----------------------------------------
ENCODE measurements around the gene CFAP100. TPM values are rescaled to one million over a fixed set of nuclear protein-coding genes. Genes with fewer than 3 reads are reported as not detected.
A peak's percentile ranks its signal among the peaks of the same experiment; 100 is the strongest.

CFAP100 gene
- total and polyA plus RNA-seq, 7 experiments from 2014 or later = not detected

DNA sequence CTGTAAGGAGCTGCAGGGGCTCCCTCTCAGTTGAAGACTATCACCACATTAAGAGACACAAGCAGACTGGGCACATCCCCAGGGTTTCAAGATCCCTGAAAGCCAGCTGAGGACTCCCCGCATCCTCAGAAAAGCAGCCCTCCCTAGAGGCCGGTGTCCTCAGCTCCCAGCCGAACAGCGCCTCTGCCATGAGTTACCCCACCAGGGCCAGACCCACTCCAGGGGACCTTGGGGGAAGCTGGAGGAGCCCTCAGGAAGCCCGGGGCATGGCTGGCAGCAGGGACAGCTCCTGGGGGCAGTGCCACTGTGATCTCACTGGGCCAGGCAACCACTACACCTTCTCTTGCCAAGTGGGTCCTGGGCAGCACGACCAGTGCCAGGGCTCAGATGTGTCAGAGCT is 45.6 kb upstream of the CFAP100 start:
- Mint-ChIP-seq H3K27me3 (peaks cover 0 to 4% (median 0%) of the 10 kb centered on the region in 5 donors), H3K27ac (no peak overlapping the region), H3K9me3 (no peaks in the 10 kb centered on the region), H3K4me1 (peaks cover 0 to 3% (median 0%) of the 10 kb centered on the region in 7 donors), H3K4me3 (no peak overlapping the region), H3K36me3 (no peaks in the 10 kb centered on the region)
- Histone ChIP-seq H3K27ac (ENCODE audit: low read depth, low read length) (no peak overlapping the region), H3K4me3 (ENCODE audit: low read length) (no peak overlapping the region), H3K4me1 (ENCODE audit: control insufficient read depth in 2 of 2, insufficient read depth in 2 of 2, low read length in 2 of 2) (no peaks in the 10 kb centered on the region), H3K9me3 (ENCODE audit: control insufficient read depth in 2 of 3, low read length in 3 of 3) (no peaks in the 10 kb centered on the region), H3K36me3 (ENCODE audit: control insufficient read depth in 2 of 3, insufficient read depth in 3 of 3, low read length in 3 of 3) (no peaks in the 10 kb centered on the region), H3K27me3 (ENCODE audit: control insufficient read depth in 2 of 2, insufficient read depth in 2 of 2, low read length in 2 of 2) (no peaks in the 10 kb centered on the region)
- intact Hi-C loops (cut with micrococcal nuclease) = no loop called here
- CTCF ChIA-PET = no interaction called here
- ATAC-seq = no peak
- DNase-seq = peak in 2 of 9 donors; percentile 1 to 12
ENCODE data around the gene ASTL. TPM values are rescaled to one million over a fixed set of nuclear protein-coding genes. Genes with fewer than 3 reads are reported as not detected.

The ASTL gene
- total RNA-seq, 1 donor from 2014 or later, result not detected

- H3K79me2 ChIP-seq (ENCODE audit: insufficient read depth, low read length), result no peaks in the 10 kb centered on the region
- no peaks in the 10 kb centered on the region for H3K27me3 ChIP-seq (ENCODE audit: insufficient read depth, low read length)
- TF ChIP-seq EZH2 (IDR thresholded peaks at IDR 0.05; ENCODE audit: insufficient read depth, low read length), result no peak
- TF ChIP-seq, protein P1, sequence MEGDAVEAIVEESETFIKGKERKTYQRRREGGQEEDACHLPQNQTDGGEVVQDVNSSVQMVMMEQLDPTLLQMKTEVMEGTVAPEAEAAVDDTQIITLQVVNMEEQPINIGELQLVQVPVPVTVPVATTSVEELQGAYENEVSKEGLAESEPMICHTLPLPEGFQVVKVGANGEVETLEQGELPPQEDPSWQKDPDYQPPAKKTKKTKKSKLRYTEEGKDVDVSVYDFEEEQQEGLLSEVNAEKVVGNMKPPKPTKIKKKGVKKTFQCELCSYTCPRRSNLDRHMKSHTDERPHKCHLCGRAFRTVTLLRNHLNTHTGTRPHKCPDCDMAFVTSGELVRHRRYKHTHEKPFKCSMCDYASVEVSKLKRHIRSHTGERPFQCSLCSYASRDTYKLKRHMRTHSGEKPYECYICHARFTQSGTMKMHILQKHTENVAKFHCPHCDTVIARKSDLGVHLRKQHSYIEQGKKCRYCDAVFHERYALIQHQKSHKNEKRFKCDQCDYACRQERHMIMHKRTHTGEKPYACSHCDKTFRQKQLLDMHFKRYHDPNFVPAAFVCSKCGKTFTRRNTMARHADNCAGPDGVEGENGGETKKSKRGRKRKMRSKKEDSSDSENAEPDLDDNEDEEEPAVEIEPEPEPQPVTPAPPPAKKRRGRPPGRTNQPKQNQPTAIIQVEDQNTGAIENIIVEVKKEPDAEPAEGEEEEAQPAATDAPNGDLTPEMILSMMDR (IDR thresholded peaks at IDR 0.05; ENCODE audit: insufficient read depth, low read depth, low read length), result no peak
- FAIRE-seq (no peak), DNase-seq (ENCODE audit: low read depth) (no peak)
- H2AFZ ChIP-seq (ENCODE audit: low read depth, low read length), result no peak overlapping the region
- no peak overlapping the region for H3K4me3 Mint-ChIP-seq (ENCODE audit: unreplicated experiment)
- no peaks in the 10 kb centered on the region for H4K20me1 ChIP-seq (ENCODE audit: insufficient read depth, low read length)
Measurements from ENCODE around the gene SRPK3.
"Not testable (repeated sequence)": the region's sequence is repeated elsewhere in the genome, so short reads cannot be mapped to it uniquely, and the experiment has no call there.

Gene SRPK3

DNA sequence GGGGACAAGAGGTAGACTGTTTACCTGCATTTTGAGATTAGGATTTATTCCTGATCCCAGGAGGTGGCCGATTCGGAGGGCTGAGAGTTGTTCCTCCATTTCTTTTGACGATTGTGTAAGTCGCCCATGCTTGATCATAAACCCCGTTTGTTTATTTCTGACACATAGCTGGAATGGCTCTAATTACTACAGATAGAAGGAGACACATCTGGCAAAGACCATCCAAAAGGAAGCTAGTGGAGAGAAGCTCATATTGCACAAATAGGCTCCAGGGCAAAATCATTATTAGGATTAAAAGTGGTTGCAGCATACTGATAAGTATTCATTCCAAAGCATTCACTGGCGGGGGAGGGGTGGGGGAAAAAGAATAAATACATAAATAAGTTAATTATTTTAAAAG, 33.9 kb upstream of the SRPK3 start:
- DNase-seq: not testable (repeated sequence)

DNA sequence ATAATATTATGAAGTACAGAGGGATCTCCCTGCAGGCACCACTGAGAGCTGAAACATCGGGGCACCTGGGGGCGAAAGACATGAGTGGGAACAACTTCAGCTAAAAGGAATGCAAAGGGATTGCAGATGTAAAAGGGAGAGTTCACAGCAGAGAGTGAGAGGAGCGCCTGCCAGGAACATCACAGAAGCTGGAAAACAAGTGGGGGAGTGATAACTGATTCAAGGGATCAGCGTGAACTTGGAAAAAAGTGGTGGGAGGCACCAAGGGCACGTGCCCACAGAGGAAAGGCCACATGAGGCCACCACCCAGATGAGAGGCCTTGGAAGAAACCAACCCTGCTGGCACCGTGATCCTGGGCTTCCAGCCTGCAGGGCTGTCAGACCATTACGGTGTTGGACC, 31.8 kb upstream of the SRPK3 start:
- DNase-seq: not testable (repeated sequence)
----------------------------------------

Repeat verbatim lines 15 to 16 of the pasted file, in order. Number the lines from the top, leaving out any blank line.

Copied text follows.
- H3K79me2 ChIP-seq (ENCODE audit: insufficient read depth, low read length), result no peaks in the 10 kb centered on the region
- no peaks in the 10 kb centered on the region for H3K27me3 ChIP-seq (ENCODE audit: insufficient read depth, low read length)